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NASA scrubs FLYING SAUCER over Hawaii ballocket mission

Wrong kind of wind grounds Mars lander airbag test

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NASA has scrubbed the planned test flight of its rocket-powered flying saucer - the Low-Density Supersonic Decelerator (LDSD) - due to unfavourable wind conditions.

The LDSD was due to lift off between 3 and 13 June at the US Navy's Pacific Missile Range Facility (PMRF) on Kauai, Hawaii, to test technologies that may one day safely deposit larger payloads on the surface of Mars.

The LDSD at NASA's Jet Propulsion Laboratory. Pic: NASA/JPL

The LDSD flying saucer being prepped at NASA's Jet Propulsion Laboratory. Pic: NASA/JPL

However, all six opportunities to get the vehicle off the ground under a massive helium balloon ended with the team twiddling their thumbs as the weather refused to play ball.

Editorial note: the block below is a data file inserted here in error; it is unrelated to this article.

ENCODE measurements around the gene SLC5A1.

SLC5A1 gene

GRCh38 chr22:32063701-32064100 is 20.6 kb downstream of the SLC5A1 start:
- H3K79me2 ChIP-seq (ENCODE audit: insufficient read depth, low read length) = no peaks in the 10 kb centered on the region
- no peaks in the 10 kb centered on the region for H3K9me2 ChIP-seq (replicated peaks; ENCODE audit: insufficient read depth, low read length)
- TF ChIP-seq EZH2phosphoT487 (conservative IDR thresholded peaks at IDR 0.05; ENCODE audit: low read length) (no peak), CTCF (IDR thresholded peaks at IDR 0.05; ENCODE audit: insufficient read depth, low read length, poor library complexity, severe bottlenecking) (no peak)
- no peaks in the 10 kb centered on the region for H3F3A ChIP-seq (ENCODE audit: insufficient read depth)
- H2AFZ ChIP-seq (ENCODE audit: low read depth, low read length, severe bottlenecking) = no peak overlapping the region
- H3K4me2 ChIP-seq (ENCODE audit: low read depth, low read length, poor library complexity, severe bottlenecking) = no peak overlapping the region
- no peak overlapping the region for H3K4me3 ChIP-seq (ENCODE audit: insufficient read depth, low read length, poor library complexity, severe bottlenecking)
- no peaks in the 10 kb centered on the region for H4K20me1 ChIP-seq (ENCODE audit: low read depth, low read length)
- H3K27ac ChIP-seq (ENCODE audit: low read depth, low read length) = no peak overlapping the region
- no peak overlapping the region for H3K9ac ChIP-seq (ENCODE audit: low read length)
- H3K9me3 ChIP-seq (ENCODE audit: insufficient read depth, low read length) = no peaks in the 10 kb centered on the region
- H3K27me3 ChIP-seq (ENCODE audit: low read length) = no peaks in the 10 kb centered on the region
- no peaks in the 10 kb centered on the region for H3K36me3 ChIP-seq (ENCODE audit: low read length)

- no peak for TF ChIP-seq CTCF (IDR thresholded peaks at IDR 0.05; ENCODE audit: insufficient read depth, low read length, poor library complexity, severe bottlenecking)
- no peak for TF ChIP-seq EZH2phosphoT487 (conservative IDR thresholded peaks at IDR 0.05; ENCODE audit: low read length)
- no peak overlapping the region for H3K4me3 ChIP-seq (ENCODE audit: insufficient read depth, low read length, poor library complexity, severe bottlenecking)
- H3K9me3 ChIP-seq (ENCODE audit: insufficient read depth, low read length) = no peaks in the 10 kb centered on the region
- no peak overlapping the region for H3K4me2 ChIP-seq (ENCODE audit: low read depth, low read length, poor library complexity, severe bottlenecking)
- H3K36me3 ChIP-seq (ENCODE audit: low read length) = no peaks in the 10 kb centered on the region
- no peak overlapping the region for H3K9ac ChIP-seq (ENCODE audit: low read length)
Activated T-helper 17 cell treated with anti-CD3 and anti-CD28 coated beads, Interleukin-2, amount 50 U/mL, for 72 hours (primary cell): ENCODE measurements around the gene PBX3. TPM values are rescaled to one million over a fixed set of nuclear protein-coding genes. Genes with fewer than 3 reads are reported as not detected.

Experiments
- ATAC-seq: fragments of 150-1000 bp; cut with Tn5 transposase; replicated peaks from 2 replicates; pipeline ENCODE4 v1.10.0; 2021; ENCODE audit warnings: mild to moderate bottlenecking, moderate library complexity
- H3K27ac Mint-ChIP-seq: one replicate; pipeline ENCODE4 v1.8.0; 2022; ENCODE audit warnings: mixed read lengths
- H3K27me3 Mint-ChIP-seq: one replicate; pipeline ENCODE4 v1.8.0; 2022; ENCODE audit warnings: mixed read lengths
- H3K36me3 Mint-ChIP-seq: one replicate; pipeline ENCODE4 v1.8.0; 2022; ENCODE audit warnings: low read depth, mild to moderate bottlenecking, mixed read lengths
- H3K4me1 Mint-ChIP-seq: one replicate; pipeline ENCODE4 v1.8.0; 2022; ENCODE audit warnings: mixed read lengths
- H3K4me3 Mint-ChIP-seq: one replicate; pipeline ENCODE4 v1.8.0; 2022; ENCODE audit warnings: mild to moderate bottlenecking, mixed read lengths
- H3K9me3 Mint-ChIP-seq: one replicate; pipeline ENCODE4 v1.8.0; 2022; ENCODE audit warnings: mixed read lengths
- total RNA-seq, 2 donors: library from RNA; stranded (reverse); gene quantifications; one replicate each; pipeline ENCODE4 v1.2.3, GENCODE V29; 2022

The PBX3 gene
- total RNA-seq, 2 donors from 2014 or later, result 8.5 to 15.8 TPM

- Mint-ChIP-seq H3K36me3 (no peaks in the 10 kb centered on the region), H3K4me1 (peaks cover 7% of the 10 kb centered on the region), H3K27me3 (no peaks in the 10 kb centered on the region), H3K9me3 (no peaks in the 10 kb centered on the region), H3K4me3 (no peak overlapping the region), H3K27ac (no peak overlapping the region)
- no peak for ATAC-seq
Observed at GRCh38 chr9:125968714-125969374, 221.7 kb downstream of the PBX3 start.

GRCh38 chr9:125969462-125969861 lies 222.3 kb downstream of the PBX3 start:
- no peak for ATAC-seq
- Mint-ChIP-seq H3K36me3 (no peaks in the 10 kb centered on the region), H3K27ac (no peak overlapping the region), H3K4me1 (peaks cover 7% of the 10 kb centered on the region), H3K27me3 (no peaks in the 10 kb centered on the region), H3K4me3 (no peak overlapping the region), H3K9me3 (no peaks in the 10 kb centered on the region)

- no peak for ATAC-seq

Project manager Mark Adler lamented: "We needed the mid-level winds between 15,000 and 60,000 feet to take the balloon away from the island. While there were a few days that were very close, none of the days had the proper wind conditions."

NASA explains: "The team had researched for more than two years wind conditions and locations around the world that would be conducive to the test. Kauai was selected because research showed that this area had the proper wind conditions to carry the balloon away from populated areas and where it needed to go over the ocean in order to launch the test vehicle. Recent weather conditions have been unexpected and have caused unacceptable wind conditions to launch the balloon."

The agency is now looking into the possibility of a launch later this month. When the LDSD does eventually get off the ground, a mighty 963,000m3 orb will lift it to 36,500m, where a rocket motor will blast the vehicle to 55,000m and Mach 4. Then, a "balloon-like" pressure vessel – dubbed the "Supersonic Inflatable Aerodynamic Decelerator (SIAD) – will inflate around the LDSD, "to slow the test article to a speed where it becomes safe to deploy a supersonic parachute". ®

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